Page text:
To comprehensively determine factors affecting the progression of Type 2 diabetes and the recovery of NGT from IFG and/or IGT, we conducted a study in which we prospectively investigated Japanese workers with IFG and/or IGT, who are at high risk of developing diabetes [14
]. We found that, in addition to FPG levels, social and psychological factors such as status at work (night duty), stress in daily life and social position (administrative position) are also independent risk factors for the progression to DM from IFG and/or IGT, while being a white-collar worker and a non-smoker are factors associated with the recovery of NGT.
In our study, the rate of development of overt diabetes from IFG and/or IGT was equal to or relatively low (28.1%) and the rate (30.5%) of reversal of NGT was relatively high, compared with other reports [14
]. There are several possible reasons for these differences: (i) participants were educated about dietary and exercise therapy once or twice a year by dieticians and medical doctors; (ii) participants were non-obese (mean BMI less than 25.0 kg/m2
); and (iii) the DM group gained only a small amount of weight (less than 1 kg over 3.2 years), whereas the recovered group lost a small amount of weight, approximately 0.1 kg (data not shown). These factors might reduce the development of diabetes.
Furthermore, known risk factors such as obesity and elevated liver enzyme levels [1
] were not found to be risk factors for the development of diabetes from IFG and/or IGT in our study, probably because the majority of participants analysed were not obese and they were already at the highest risk; i.e. they had IFG and/or IGT. Among participants with IFG and/or IGT at baseline, those with higher FPG levels (6.1–6.9 mmol/l) might have greater impairment of insulin secretion than those with lower FPG levels, which were associated with the recovery of NGT from IFG and/or IGT.
The social and psychological factors, such as night duty, stress in daily life and administrative position, resulted in the progression from IFG and/or IGT to overt diabetes, possibly as a result of increasing insulin resistance. In our study, night duty was the highest risk factor for progression to diabetes. Subjects who are on night duty experience sleep disorders, which are known to affect the sympathetic nervous system and to be associated with impaired glucose tolerance [24
]. In addition, short sleep duration is a risk factor for developing diabetes, independent of confounding factors [25
]. Furthermore, stress in daily life and status at work (administrative position) were risk factors for the development of diabetes. Persons in administrative positions often experience both physical and mental stress [26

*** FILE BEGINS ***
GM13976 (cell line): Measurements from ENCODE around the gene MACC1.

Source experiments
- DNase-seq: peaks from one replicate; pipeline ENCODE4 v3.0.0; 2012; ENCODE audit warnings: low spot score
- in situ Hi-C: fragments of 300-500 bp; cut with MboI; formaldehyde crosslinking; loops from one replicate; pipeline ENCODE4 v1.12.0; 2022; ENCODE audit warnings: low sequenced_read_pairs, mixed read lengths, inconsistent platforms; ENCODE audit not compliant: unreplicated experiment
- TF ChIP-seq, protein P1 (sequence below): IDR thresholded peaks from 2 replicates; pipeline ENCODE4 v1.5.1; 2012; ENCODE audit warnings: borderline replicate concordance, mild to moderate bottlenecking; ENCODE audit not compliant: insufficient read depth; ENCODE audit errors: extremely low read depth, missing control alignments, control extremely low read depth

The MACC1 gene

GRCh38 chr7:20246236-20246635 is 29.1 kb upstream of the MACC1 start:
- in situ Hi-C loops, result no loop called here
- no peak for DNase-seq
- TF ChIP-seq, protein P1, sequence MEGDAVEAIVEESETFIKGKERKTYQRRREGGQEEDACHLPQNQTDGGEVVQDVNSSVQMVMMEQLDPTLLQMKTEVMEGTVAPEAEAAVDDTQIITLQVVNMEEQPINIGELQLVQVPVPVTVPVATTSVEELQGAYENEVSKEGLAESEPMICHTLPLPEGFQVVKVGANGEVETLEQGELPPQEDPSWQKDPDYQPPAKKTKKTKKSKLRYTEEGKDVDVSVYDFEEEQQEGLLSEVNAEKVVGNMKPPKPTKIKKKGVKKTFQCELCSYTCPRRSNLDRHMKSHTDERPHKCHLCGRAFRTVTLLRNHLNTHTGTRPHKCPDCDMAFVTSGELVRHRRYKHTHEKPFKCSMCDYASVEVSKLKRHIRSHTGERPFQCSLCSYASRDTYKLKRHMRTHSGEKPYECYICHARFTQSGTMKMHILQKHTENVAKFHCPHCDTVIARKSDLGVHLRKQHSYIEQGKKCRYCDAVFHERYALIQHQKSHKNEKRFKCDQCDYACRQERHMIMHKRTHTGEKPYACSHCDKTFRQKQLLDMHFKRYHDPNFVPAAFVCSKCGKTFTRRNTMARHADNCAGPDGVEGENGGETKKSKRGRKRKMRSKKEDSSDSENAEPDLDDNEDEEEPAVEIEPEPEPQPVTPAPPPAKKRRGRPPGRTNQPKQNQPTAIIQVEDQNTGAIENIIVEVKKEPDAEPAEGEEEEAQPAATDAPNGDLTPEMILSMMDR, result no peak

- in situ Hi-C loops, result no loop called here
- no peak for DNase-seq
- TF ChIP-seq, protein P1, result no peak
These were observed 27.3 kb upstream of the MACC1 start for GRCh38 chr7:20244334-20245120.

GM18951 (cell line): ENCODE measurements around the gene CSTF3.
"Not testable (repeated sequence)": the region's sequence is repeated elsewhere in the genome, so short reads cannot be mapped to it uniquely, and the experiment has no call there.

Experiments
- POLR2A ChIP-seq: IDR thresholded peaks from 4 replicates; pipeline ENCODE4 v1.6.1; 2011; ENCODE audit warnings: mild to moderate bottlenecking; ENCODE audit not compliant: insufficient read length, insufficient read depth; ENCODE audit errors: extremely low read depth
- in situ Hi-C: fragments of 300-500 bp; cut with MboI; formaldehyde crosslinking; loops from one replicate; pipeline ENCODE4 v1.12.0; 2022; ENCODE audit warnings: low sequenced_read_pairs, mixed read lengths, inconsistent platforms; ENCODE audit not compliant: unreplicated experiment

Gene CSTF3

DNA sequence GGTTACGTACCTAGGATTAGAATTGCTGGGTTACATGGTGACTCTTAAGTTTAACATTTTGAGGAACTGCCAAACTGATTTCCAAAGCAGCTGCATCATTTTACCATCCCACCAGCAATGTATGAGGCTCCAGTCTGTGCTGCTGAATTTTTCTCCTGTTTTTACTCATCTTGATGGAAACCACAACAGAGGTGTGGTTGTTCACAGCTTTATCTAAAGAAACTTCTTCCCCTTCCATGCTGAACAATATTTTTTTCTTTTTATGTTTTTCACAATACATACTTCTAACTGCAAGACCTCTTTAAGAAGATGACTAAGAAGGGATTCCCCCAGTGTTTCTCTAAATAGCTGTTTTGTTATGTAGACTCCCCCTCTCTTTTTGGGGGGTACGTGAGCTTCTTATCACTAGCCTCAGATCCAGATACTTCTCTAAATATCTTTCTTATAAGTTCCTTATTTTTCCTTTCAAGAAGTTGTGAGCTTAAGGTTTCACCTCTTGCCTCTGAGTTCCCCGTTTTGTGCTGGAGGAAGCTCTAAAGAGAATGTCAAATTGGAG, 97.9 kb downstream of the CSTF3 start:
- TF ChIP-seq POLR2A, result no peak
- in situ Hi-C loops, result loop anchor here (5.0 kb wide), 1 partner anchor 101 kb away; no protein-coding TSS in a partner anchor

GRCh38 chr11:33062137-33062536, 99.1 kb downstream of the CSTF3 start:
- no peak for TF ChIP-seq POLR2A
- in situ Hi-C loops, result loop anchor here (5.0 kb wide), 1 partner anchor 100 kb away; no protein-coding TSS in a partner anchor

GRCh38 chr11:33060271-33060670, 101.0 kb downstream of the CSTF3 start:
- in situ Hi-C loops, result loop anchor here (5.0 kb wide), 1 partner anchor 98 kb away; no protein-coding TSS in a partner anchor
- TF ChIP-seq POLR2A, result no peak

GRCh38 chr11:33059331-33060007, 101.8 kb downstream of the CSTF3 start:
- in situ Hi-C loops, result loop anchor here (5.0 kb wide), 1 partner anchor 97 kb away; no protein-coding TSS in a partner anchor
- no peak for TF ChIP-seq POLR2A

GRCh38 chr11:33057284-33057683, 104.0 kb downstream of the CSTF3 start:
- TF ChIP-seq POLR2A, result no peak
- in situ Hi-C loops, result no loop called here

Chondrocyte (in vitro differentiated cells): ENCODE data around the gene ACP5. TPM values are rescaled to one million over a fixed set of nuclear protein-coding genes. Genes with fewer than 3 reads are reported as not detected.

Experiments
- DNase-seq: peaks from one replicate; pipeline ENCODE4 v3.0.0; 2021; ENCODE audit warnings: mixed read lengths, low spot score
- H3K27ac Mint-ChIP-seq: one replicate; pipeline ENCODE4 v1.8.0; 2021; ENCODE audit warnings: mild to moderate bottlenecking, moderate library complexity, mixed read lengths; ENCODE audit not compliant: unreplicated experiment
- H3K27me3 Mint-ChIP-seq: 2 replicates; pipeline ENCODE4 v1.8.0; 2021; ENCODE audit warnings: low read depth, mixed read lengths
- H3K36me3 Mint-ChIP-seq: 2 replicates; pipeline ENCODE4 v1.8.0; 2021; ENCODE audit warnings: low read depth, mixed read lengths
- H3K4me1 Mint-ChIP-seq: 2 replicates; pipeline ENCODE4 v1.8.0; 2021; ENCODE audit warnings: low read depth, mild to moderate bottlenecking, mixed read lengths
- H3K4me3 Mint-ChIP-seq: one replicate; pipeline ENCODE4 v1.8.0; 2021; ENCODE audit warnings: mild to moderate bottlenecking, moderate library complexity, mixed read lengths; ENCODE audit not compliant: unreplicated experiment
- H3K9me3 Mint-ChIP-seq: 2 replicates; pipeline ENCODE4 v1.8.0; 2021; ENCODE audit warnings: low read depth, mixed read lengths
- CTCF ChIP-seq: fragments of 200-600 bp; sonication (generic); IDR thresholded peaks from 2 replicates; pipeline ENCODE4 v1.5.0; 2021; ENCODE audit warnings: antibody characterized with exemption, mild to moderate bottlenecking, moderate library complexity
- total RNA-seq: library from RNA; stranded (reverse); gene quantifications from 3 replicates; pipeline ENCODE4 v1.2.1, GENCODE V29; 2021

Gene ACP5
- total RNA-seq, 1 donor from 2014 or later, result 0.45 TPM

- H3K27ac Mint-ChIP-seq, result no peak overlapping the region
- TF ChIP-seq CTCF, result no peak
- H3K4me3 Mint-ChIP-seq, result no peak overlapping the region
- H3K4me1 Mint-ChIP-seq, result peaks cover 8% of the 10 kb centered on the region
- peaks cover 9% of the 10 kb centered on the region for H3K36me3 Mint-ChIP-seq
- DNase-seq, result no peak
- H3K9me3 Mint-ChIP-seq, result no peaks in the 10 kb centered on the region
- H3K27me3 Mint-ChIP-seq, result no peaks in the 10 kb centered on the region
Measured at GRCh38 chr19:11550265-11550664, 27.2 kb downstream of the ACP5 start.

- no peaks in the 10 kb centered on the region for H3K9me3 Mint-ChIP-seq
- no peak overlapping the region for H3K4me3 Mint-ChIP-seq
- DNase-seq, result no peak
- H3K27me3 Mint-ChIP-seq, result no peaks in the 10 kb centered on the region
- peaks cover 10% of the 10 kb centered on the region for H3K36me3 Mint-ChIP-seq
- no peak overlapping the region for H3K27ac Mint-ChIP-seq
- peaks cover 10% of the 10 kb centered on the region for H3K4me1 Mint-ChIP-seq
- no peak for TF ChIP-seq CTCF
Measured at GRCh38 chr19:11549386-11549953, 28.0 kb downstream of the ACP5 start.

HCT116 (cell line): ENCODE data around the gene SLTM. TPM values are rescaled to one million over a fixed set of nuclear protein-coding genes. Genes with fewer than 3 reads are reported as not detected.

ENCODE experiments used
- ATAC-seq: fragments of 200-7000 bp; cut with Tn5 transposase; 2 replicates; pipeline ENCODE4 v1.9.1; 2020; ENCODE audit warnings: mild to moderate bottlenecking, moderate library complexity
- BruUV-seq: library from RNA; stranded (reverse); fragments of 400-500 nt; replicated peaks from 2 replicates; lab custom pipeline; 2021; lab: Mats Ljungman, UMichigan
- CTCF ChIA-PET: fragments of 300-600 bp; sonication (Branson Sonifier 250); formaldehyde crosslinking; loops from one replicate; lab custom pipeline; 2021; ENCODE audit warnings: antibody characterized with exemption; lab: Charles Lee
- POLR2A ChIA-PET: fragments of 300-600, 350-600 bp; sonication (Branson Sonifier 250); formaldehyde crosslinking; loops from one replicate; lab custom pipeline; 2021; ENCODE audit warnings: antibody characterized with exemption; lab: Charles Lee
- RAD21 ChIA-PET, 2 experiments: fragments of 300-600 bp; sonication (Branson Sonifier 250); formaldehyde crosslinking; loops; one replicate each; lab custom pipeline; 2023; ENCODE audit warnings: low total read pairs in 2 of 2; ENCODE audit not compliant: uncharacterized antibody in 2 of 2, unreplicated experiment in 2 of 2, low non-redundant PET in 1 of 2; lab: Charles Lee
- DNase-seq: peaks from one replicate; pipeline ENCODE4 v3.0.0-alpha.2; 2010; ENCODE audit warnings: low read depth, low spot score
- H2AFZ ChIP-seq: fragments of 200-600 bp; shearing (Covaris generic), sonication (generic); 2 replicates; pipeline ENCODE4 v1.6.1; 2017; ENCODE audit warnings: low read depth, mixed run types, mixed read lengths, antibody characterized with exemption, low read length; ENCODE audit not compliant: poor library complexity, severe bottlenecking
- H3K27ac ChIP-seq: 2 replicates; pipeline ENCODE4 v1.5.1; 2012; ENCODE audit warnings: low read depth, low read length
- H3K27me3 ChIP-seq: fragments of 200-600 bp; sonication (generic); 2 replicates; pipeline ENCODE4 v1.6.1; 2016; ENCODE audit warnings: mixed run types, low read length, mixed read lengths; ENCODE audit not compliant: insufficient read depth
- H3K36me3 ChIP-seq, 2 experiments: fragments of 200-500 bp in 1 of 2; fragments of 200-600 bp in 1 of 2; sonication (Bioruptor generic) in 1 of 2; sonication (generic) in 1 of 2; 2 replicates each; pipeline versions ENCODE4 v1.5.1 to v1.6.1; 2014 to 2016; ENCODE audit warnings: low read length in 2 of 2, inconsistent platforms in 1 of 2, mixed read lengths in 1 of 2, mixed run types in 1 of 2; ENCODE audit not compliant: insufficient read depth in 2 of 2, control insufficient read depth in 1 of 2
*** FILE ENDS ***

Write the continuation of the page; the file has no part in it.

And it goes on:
]. In our case, because they were middle managers, they may have experienced strong job strain and stress as a result of high job demands combined with low job decision latitude and effort–reward imbalance, factors which are associated with Type 2 diabetes [7
] and cardiovascular diseases [27
It has been proposed that stress activates the hypothalamo–pituitary–adrenal axis and the central sympathetic system and leads to the development of endocrine perturbation and obesity, which increases insulin resistance, causing Type 2 diabetes [30
]. In addition, increased levels of stress hormones such as catecholamines and glucocorticoids may impair insulin secretion [32
]. Furthermore, stress may induce pro-inflammatory cytokines [33
] and DNA damage [34
], factors which are related to Type 2 diabetes.
Interestingly, approximately one-third (30.5%) of participants with IFG and/or IGT at baseline returned to NGT. A multivariate analysis indicated that baseline factors related to improvement of glucose intolerance also included social factors (white-collar worker) and lifestyle (non-smoking), as well as lower levels of FPG (6.1–6.9 mmol/ll) and serum ALT levels. Smoking is a risk factor for IGT and Type 2 diabetes [35
], while serum ALT level is a risk factor for Type 2 diabetes [3
]. Therefore, non-smoking and low serum ALT levels may be associated with a return to NGT from IFG and/or IGT.
Although this is one of the only studies to prospectively examine relationships between psychosocial factors and risk of diabetes, further study is necessary. One limitation of this study is that many variables were examined with only a small sample size.
In summary, the results of the present study indicate that, in addition to glucose levels, social and psychological factors also affect progression to Type 2 diabetes or recovery of NGT from IFG and/or IGT in Japanese workers and social and psychological interventions may need to be considered to prevent the development of Type 2 diabetes in those at high risk.